126. Eyawo, O et al ‘Hiv status in status discordant couples in sub-Saharan Africa: a systematic review and meta-analysis’ (2010) 10 Lancet Infectious Diseases 770 CrossRefGoogle Scholar.

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128. Wawer, above n 50. And of course there are also risks to male sexual partners.

129. J du Guerny and E Sjoberg ‘Interrelationship between gender relations and the HIV/AIDS epidemic: some possible consideration for policies and programs’ in Mann et al, above n 8.

130. Joint UN Programme on HIV/AIDS and WHO. AIDS epidemic update (December 2009).

131. Jewkes, RK et al ‘Intimate partner violence, relationship power inequity, and incidence of Hiv infection in young women in South Africa: a cohort study’ (2010) 376 Lancet 41 CrossRefGoogle Scholar at 41.

132. The report of the South African HIV Prevalence, HIV Incidence, Behaviour and Communication Survey in 2008 showed that in the age group 20–24, HIV prevalence among males was 5.1% as against 21.1% for females. In the age group 25–29 male pralelence was 15.7% compared with 32.7% for females. http://avert.org/safricastats.htm.

133. P Piot ‘Address to the VIIth Conference on Woman and AIDS’ Dakar Senegal 14–17 December 1998.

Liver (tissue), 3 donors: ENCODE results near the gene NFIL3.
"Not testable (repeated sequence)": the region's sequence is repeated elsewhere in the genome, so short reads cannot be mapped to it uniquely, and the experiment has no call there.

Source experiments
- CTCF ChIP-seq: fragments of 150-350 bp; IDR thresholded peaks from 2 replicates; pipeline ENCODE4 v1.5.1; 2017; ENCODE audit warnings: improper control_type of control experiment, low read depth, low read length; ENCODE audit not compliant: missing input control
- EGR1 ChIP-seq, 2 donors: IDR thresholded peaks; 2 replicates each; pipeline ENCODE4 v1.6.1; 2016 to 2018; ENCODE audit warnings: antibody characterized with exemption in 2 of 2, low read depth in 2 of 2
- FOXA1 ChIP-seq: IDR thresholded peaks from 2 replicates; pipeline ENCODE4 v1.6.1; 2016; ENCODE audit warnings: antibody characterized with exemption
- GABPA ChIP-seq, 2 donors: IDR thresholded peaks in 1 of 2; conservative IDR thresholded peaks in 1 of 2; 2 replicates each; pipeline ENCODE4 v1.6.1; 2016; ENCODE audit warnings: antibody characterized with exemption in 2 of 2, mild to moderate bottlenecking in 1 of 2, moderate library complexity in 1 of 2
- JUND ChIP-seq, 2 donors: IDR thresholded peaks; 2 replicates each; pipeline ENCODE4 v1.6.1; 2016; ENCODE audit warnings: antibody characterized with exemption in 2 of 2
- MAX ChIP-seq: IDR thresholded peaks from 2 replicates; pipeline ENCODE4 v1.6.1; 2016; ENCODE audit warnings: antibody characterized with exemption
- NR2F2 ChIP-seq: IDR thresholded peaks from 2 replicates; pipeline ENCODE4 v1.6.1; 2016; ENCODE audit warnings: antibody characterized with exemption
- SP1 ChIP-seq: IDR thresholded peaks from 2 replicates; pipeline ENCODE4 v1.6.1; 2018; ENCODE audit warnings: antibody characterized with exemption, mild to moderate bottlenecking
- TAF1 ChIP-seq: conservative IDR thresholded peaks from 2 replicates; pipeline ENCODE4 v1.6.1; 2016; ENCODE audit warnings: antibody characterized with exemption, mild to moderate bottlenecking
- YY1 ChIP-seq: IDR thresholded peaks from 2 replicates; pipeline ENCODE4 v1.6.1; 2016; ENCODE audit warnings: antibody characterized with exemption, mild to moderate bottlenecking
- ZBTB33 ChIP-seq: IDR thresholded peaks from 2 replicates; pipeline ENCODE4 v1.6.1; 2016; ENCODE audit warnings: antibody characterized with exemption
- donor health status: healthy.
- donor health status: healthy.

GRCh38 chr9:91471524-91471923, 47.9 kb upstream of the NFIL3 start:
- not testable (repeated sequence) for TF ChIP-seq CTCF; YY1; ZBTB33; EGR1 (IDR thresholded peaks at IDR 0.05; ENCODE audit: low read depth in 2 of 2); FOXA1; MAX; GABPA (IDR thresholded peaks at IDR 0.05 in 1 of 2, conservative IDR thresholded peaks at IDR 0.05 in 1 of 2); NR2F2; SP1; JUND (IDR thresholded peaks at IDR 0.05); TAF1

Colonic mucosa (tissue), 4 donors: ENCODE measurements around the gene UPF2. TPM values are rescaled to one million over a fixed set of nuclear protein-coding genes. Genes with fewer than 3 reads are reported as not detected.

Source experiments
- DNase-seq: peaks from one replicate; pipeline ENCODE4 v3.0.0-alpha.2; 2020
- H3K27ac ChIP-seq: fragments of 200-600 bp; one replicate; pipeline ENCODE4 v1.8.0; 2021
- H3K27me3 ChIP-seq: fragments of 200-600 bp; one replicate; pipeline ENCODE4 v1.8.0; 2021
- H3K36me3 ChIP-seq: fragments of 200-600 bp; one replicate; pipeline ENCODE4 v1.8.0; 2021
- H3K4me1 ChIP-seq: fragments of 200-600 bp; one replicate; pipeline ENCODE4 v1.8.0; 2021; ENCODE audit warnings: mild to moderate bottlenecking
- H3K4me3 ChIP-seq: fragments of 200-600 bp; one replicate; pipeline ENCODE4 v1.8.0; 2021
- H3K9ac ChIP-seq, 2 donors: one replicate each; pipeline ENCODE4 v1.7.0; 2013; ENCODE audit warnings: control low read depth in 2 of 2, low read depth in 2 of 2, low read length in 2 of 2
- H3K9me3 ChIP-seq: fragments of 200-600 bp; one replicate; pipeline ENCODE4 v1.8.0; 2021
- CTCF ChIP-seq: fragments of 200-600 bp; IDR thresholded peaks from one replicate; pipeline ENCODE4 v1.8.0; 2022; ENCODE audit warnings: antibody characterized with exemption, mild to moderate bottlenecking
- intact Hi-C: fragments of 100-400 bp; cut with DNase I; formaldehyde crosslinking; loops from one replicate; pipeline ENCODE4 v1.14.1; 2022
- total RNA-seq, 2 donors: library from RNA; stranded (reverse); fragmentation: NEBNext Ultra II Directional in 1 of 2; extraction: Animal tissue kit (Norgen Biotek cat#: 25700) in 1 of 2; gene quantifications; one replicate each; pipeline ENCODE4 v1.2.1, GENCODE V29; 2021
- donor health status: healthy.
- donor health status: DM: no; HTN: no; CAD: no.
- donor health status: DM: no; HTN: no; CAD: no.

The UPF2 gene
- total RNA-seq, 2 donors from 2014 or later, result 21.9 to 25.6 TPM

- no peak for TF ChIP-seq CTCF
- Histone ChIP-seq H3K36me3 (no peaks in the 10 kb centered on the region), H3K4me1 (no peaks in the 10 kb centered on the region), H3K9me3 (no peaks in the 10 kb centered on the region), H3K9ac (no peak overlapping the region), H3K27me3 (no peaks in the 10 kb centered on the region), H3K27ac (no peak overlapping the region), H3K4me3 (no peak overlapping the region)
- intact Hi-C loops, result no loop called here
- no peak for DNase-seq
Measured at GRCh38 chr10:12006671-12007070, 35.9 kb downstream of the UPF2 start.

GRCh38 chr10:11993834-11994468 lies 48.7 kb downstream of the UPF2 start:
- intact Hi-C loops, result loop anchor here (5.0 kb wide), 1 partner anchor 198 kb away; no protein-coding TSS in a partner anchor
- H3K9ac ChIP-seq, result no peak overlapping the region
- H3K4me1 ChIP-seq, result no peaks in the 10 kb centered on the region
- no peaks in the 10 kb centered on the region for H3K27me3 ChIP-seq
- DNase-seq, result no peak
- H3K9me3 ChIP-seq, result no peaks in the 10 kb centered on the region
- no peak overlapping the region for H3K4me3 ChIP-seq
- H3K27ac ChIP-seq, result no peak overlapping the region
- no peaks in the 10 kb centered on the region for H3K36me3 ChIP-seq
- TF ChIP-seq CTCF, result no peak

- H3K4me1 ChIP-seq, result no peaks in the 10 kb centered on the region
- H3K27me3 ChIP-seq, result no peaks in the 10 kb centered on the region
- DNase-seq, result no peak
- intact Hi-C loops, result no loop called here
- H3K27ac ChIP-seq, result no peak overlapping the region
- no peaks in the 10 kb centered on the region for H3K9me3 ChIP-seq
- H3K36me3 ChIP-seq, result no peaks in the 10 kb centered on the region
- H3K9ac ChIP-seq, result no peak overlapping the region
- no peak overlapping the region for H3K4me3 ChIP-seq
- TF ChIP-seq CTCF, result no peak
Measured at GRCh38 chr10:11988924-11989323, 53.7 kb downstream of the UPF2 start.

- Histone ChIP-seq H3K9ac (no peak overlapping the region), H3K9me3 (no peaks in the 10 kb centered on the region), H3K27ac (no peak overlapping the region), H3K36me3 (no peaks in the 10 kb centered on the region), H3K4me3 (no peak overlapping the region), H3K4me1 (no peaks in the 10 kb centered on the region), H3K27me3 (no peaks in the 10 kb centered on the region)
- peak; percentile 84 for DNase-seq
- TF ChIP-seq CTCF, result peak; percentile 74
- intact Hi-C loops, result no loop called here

134. Booth, above n 38, p 358.

135. Bujra, J and Mkake, SN ‘AIDS activism in Dar es Salaam: Many struggles; a single goal’ in Baylies, C and Bujira, J (eds) AIDS, Sexuality and Gender in Africa: Collective Strategies and Struggles in Tanzania and Zambia (London: Routledge, 2000)Google Scholar p 154.

136. Wawer, above n 50, p 236.

137. Berer, above n 73.

138. Seidel, G ‘the competing discourses of Hiv/Aids in Sub-Saharan Africa: discourses of rights and empowerment v. discourses of control and exclusion’ (1993) 36 Social Science and Medicine 175 CrossRefGoogle Scholar.

139. Sontag, S Illness as Metaphor (London: Penguin, 1978)Google Scholar; Faden, R, Kass, N and McGraw, D ‘Women as vessels and vectors: lessons from the HIV epidemic’ in Wolf, S (ed) Feminism and Bioethics: Beyond Reproduction (Oxford: OUP, 1996)Google Scholar.

140. As P Treichler has noted, the ‘exotic bodies, sexual practices, or who knows what [of African women] are seen to be so radically different from those of women in the US that anything can happen to them’. ‘AIDS, homophobia, and biomedical discourse: an epidemic of signification’ in Crimp, above n 28, pp 45–46.